Exploring the Blackhole exploit kit

A technical paper by Fraser Howard, SophosLabs, UK

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2.3 Core kit components

In this section I will describe how the kit works in terms of web traffic flow, in order to describe the sequential loading of exploit content before the user is infected with the payload.

2.3.1 Controlling user web traffic

As with all attacks using exploit kits, the first requirement is for the attacker to guide the user’s browser to the exploit site. There are several ways in which this can be achieved. The following two techniques are used by Blackhole:

Compromised web pages. The attackers compromise legitimate web sites/servers so that web pages served include malicious code. When users browse these pages, the malicious code silently loads content from the exploit site. This technique has been used aggressively by Blackhole, with hundreds of thousands of legitimate sites compromised.

Web pages on compromised sites are typically injected with malicious JavaScript. In some cases, simple HTML iframe elements have been used, but JavaScript is preferred since it provides more opportunities for the attackers to hide the malicious code that is injected into the page.

The injected scripts are normally heavily obfuscated, and use a variety of techniques to evade detection. An example compromised page is shown in Figure 3, with the injected script clearly visible at the start of the page. The obfuscation techniques are discussed in more detail in Section 3.

A number of injected JavaScript redirects synonymous with Blackhole have been seen in high volume over the past year. From a Sophos threat name perspective, these include:

  • Mal/Iframe-V
  • Mal/Iframe-W
  • Mal/Iframe-X
  • Mal/Iframe-Y

Often the injected redirects do not link directly to the Blackhole exploit site. Instead they reference a remote server from where the request is bounced (HTTP 30x redirection) to the exploit site. This approach is probably favoured since it allows user traffic to be sold as a commodity. The server used is often referred to as a Traffic Directing Server (TDS). This may explain why some of these redirects have been seen leading to other exploit kits, not just Blackhole.

Figure 3: Snippet of code from a web page compromised for Blackhole redirection.

Figure 3: Snippet of code from a web page compromised for Blackhole redirection. The heavily obfuscated script injected into the page is blocked by Sophos as Mal/Iframe-W.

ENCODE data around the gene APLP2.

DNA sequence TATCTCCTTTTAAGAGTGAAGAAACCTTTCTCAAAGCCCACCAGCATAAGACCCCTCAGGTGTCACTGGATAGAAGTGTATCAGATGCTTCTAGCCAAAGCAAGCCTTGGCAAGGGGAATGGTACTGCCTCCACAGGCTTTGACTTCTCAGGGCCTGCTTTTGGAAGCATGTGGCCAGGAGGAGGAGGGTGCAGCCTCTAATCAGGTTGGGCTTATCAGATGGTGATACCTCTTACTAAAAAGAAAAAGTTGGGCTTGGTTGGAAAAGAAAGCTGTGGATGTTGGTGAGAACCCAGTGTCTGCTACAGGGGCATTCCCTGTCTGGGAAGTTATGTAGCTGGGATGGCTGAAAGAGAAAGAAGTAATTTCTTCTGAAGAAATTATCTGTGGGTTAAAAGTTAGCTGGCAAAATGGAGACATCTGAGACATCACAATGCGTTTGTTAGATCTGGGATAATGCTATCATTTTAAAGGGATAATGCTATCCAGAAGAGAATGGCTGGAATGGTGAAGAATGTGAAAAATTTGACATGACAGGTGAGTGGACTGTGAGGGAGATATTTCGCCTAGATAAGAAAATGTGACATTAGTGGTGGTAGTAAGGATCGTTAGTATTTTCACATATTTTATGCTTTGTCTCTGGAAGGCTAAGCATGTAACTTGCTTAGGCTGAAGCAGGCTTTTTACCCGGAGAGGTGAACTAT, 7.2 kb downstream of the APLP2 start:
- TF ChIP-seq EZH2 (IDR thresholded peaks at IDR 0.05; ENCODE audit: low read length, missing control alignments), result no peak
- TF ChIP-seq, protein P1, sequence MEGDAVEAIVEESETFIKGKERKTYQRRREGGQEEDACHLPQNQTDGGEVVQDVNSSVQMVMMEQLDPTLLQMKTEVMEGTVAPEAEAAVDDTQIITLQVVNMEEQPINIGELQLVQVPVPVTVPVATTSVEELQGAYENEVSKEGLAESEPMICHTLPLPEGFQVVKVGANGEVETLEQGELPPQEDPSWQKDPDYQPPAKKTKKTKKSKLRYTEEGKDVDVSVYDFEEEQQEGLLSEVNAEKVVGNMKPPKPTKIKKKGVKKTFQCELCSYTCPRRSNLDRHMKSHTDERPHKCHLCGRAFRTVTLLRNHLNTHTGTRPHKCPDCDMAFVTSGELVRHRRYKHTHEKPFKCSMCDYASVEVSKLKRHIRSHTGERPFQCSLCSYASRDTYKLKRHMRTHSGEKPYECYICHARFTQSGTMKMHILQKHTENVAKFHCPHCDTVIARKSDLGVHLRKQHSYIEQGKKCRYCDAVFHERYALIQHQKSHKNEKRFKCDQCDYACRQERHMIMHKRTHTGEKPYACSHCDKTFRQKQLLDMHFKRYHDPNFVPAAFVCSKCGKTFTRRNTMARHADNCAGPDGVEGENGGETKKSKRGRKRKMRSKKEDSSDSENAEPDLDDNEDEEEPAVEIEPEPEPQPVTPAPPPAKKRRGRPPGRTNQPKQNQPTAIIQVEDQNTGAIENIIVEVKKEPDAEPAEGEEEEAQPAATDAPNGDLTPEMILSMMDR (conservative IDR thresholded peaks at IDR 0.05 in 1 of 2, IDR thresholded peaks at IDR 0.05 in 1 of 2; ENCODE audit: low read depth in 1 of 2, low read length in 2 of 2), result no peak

The payload of the injected script from Figure 3 is a simple iframe, as shown in Figure 4.

Figure 4: Deobfuscated redirection script from Figure 3 revealing the characteristic function iframer() payload

Figure 4: Deobfuscated redirection script from Figure 3 revealing the characteristic function iframer() payload (in this case to a server which bounces the request to the exploit site).

Of course there are a myriad of ways in which user traffic can be controlled. Sometimes sites do not have to be compromised at all. Recently it was reported that affiliate schemes are abused in order to redirect users to Blackhole. In these attacks, webmasters are willingly adding links to third-party code in order that they receive payment (1 dollar for every 1000 page loads). The fly in the ointment was that some of the unsuspecting users were subsequently getting redirected to Blackhole.

Spam messages. Despite years of user education warning of the dangers of links or attachments in email messages, spam continues to be a useful tool for attackers to trick users. Figure 5 shows two spam messages that illustrate the typical ways in which spam is used for tricking users into browsing to Blackhole exploit sites.

The first example (Figure 5a) uses a simple URL link within the email message. The linked page (normally hosted on a compromised site) loads simple JavaScript content to redirect to the Blackhole site. This redirect is normally achieved via a single-line document.location= or window.location= statement.

The second example (Figure 5b) shows an email message containing a HTML attachment. The usual flavours of social engineering are used to entice the recipient into opening up the attachment.

(a)

Figure 5a: Example spam messages used to trick users into browsing to sites hosting Blackhole exploit kit

(b)

Figure 5b: Example spam messages used to trick users into browsing to sites hosting Blackhole exploit kit

Figure 5: Example spam messages used to trick users into browsing to sites hosting Blackhole exploit kit. Messages using (a) link or (b) malicious HTML attachment are shown.

The obfuscation techniques used in these HTML attachments are consistent with that used in the JavaScript injected into compromised sites (see above). In fact, the scripts are essentially the same – once deobfuscated the same function iframer() redirection payload is evident.

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